Jean-François de Galaup was born in Albi on August 23, 1741. Raised far from the sea in the inland areas of the Tarn, it was his family’s maritime connections that prompted him to set sail. Taking the name of Lapérouse, he was hired at the age of 15 in the Marine Guards in Brest and soon experienced the fire during the 7 years war. Despite his young age, he took part in the battles, including the Battle of the Cardinals in 1759 where, wounded, he was temporarily taken prisoner.
During the period of peace that followed, Lapérouse sailed mainly along the French coast. Then in 1773 he sailed in the Indian Ocean to the Island of France, today Mauritius. There, between several missions and some fights to protect the French trading posts, especially in India, he met his future wife Eléonore Broudou, daughter of a merchant from Nantes, who was stationed in the Ile de France. He finally married her in 1783. They will have no descendants.
After a brief return to France, he was assigned in 1779 to the French squadron in the West Indies fighting against the English. He quickly took part in the battles in which France was on the side of the American insurgents. He then distinguished himself during a risky mission for which he was responsible in 1782: the attack and destruction of the forts where the English held the fur trade in Hudson Bay, a territory in the far north that was almost unknown at the time.
The success of this operation, his great maritime experience and the unfailing humanism that he demonstrated in all circumstances during his missions, led Louis XVI to choose him to lead a large-scale project, this time with a peaceful aim: scientific, commercial and humanistic. Conceived in the straight line of the philosophical ideas of the Age of Enlightenment, the expedition wanted by the King was intended to continue the exploration of the world, to contribute to the progress of knowledge.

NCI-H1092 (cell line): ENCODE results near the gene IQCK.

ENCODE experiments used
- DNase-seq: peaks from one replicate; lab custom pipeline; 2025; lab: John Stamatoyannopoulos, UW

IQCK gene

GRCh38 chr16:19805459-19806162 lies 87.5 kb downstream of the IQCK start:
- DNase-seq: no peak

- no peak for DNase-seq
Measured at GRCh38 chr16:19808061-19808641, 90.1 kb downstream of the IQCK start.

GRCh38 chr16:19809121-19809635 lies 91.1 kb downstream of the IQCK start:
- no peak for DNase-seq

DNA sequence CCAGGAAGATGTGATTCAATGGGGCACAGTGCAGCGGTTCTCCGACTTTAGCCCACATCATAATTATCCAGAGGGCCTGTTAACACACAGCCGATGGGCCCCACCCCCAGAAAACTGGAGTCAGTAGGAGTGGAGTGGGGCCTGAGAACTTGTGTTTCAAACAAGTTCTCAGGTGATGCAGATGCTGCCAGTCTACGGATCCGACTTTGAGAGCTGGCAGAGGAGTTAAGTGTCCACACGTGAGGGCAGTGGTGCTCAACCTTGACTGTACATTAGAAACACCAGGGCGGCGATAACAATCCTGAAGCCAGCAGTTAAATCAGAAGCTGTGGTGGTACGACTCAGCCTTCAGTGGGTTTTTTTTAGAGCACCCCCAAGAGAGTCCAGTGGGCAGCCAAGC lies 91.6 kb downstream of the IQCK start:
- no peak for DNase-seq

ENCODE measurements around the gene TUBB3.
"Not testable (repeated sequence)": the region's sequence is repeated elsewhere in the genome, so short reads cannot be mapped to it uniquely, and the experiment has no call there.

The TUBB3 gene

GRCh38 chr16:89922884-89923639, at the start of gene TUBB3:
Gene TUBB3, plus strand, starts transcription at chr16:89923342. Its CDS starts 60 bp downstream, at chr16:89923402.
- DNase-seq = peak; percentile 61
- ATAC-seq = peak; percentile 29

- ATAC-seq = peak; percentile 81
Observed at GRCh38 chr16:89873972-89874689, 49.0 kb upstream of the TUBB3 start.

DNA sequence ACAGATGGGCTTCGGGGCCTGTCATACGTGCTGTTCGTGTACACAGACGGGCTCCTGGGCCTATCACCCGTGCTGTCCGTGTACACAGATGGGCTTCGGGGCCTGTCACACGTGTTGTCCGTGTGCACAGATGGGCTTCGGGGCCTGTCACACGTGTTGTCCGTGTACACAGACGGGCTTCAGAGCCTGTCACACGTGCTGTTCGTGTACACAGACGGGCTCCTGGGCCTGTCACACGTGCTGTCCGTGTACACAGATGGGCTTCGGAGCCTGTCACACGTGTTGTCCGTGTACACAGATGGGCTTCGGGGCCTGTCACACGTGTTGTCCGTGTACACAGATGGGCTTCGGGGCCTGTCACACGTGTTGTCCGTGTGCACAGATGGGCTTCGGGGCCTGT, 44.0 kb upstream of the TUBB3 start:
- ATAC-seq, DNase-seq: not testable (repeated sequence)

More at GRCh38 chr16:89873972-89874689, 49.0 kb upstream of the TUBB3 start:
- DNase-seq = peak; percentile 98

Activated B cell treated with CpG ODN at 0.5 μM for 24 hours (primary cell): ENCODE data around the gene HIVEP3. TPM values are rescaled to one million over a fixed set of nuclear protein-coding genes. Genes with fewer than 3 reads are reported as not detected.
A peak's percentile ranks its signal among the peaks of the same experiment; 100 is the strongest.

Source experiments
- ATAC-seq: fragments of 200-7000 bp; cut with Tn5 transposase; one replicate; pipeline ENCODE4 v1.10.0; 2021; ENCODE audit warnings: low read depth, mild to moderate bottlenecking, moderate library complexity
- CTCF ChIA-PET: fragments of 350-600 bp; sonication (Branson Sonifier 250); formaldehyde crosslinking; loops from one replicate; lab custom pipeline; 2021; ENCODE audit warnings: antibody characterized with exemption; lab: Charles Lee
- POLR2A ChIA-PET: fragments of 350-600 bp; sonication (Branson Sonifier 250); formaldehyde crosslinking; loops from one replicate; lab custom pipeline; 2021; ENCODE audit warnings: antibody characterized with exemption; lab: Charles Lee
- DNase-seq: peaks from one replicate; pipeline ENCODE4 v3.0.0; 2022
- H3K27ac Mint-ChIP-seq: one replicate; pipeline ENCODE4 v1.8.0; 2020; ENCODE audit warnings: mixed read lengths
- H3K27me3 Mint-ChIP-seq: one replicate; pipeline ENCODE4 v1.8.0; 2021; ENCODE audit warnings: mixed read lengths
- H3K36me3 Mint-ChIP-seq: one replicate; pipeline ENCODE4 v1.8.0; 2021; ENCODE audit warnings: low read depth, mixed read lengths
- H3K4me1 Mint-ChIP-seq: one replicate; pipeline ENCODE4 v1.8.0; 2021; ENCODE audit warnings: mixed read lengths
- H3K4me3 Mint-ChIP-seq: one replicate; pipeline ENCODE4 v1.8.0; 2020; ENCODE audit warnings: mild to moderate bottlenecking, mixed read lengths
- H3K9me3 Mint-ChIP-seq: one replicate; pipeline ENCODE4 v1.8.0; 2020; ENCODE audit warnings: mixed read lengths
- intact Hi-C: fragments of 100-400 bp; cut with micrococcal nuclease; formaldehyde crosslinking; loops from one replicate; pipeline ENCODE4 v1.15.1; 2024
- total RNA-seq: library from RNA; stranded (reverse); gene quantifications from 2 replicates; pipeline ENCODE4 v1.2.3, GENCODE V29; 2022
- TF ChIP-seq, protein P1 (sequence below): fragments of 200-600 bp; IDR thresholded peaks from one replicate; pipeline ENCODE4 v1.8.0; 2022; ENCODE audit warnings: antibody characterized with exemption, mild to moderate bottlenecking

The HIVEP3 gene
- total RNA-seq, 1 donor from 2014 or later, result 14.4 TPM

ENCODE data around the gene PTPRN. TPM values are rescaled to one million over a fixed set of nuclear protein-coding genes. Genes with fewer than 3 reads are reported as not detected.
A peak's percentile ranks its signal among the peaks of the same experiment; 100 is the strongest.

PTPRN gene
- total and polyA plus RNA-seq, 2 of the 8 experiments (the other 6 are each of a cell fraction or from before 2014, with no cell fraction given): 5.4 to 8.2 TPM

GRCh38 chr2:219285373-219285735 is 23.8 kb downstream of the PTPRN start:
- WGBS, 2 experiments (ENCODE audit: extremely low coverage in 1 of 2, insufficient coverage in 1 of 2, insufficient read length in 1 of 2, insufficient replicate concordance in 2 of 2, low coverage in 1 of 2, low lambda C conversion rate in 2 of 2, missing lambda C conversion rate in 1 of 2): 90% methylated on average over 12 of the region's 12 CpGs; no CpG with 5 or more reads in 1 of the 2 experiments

During three years of sailing around the world, and despite its tragic final disappearance in Vanikoro in the spring of 1788, without any known survivor, this expedition left us precious pieces of information, thanks to the regular sending of mails intended for the King at the time of the stopovers, in particular in Macao, Manila and Botany Bay. An important shipment of documents was organized from Petropavlovsk: Barthélémy de Lesseps, who was initially on board as an interpreter of Russian, accomplished an exceptional expedition that took a whole year through Siberia, Russia and Europe, to bring the documents back to Versailles.
The explorer and the humanist
In spite of the final shipwreck, the name and memory of Lapérouse remain very much alive in the countries he visited, where his peaceful and respectful role is still honored. Witness the numerous memorials erected for him all over the world. As for the geographical locations he named, many of them have kept on maps the original name given by the expedition.
It is only in 1826 that remains of the expedition will be found on an island of the South Pacific: Vanikoro. In 1828, Dumont d’Urville found the first of the two wrecks there. The second one was only discovered in 1962 thanks to the Salomon Association created by Alain Conan in Noumea.
From 1981 onwards, and finally with the help of the French Navy, the latter organized several search campaigns which allowed the definitive identification of the two vessels. In 2003, a whole skeleton was discovered in the debris of La Boussole. This “unknown man from Vanikoro”, who is still not identified with certainty to this day, rests since June 2011 in the military enclosure of the castle of Brest, the port from which the frigates of Lapérouse left in 1785. Buried under a funerary slab carved in local stone, which draws a vast compass rose in homage to all the sailors of the scientific explorations, the unknown sailor now has universal value, echoing the generous humanist principles of the expedition.
The mystery of the Lapérouse expedition continues to unfold little by little!
To go further…
On the site :
A series of articles entitled “Did you know” tells the life of Lapérouse and the expedition.
A series of articles focuses more particularly on the life of the “Laperouse’s companions“.
On the Web
Several very complete websites are available to readers who wish to know more about Lapérouse. Among them, we can mention :